Under the leadership of Prof. Aldo Steinfeld from ETH Zurich, the European joint project SUN-to-LIQUID has now for the first time succeeded in producing solar kerosene. In short, solar fuel has been produced from water and CO2 using concentrated sunlight. This groundbreaking invention is an essential step towards future mobility, as it brings us a huge leap closer to our goal of using sustainable energy instead of using up fossil fuels. Especially as this reduces CO2 emissions by more than 90 percent in comparison to fossil fuels.
From the laboratory to a custom-built solar facility
In order to get this far at all, the researchers in the preceding SOLAR-JET project first developed the required technology and produced solar kerosene under laboratory conditions. SUN-to-LIQUID took the process to the next stage of development. An international team of scientists tested it on a custom-built solar facility on the premises of the IMDEA Energy Institute in Móstoles, Spain.
Dr. Manuel Romero from the IMDEA Energy Institute explains the principle:
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“A heliostat field trailing the sun concentrates sunlight by a factor of 2500, which is three times the concentration that solar facilities currently use for long-distance power generation.“
The high solar radiation intensity was confirmed by flux density measurements carried out by the German Aerospace Center (DLR). It is capable of temperatures of more than 1500 degrees Celsius inside a solar reactor.
Thermochemical redox reaction
This in turn allowed for a so-called synthesis gas to be produced from water and CO2 through a thermochemical redox reaction – i.e. the transfer of electrons to another substance – inside the reactor designed by project partner ETH Zurich. It’s a compound of hydrogen and carbon monoxide. A custom-built Fischer-Tropsch unit, developed by project partner HyGear, converts this synthesis gas into kerosene on site.
Prof. Aldo Steinfeld from ETH Zurich, who is in charge of the development of the solar thermochemical reactor, notes with some satisfaction:
“The SUN-to-LIQUID reactor technology and integrated chemical unit have been verified under typical industrial fuel production conditions.”
Relevance to the transport sector
In addition to everyday use, solar kerosene is of particular interest to the transport sector. Dr. Andreas Sizmann from Bauhaus Luftfahrt, an interdisciplinary foundation established in 2005 and consisting of aerospace companies and the Bavarian State Ministry of Economic Affairs, Infrastructure, Transport and Technology, added this::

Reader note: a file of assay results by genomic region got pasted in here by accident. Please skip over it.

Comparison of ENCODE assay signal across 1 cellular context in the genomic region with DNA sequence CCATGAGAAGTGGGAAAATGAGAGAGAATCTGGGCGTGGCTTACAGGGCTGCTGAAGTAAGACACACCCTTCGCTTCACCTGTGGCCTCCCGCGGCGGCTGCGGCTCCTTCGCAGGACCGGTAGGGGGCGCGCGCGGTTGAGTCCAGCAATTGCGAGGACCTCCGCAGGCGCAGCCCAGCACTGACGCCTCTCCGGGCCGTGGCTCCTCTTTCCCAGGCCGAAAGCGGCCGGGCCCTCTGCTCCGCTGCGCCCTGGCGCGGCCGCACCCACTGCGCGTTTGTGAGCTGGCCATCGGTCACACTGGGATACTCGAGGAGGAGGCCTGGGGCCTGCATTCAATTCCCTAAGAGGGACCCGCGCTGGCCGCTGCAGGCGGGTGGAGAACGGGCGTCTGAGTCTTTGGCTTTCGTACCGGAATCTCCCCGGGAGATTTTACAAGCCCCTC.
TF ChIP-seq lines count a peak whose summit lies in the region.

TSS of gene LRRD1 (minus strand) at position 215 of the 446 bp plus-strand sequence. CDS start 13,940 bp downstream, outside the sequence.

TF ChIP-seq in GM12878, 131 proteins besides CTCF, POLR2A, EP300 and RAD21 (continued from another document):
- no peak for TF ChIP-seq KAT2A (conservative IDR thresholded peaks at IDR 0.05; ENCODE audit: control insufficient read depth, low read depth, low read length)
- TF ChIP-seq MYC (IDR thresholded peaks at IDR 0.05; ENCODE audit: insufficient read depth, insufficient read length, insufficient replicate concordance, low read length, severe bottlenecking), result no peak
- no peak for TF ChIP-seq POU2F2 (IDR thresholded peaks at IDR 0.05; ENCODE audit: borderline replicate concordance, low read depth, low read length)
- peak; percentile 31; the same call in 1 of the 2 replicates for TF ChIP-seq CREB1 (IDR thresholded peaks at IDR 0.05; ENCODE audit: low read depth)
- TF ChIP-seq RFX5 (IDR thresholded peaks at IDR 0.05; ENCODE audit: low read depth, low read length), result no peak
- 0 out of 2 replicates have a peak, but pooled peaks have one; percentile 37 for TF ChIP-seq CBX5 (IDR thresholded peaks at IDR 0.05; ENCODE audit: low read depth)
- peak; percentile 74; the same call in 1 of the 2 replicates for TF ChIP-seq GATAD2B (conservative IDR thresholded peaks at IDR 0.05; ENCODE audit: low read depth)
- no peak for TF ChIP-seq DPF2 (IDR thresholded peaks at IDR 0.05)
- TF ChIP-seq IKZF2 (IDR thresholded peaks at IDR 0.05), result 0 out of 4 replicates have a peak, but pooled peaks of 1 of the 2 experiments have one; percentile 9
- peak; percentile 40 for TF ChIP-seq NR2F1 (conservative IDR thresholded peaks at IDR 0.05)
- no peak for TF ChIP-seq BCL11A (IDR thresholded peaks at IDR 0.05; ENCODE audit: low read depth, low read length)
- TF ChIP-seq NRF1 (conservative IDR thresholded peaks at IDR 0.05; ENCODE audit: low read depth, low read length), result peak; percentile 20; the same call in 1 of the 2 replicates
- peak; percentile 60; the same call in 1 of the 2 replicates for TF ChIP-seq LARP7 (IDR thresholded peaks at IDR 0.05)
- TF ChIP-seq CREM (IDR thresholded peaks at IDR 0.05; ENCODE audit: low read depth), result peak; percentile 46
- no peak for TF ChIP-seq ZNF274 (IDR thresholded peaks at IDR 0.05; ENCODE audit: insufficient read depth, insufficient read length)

“The demonstration of this technology could have a major impact on the transport sector, especially for aviation and shipping which still continue to rely on liquid fuels for long distances.”
It should also be noted that solar fuel production is best suited to desert locations. This means that there will be no competition with agricultural land. In the long term, the facility will extract the raw material CO2 from the atmosphere. The future global demand for kerosene can be thus met by regenerative solar fuels which are compatible with the existing fuel infrastructure.
DLR has many years of experience at their disposal when it comes to developing solar thermochemical processes and their components. Within the SUN-to-LIQUID project, DLR has been responsible for measuring solar fields and concentrated solar radiation, for developing concepts for optimized heat recovery and – as was the case with the preceding Solar-Jet project – for making computer simulations of the reactor and the entire facility. Scientists from the DLR Institute of Solar Research and Combustion Technology used virtual models to scale up solar production of kerosene from the laboratory to megawatt scale, and to optimize the design and operation of the facility. For Sun-to-Liquid, DLR solar researchers developed a flux density measuring system which makes it possible to measure the intensity of highly concentrated solar radiation directly in front of the reactor, with a minimum of disruption to its operation. This data is indispensable for the safe operation of the facility and in order to determine the efficiency of the reactor.
About the project:
SUN-to-LIQUID is a four-year project funded by Horizon 2020 – the European Commission’s research and innovation funding program – and the Swiss State Secretariat for Education, Research and Innovation (SER). The project started in January 2016 and will end in December 2019. SUN-to-LIQUID brings together leading European research institutions and companies in the field of thermochemical solar research: ETH Zurich, IMDEA Energy, DLR, Abengoa Energía and HyGear Technology & Services Ltd. The coordinator Bauhaus Luftfahrt e.V. is responsible for the technology and systems analysis. ARTTIC supports the research consortium by providing project management and communication.
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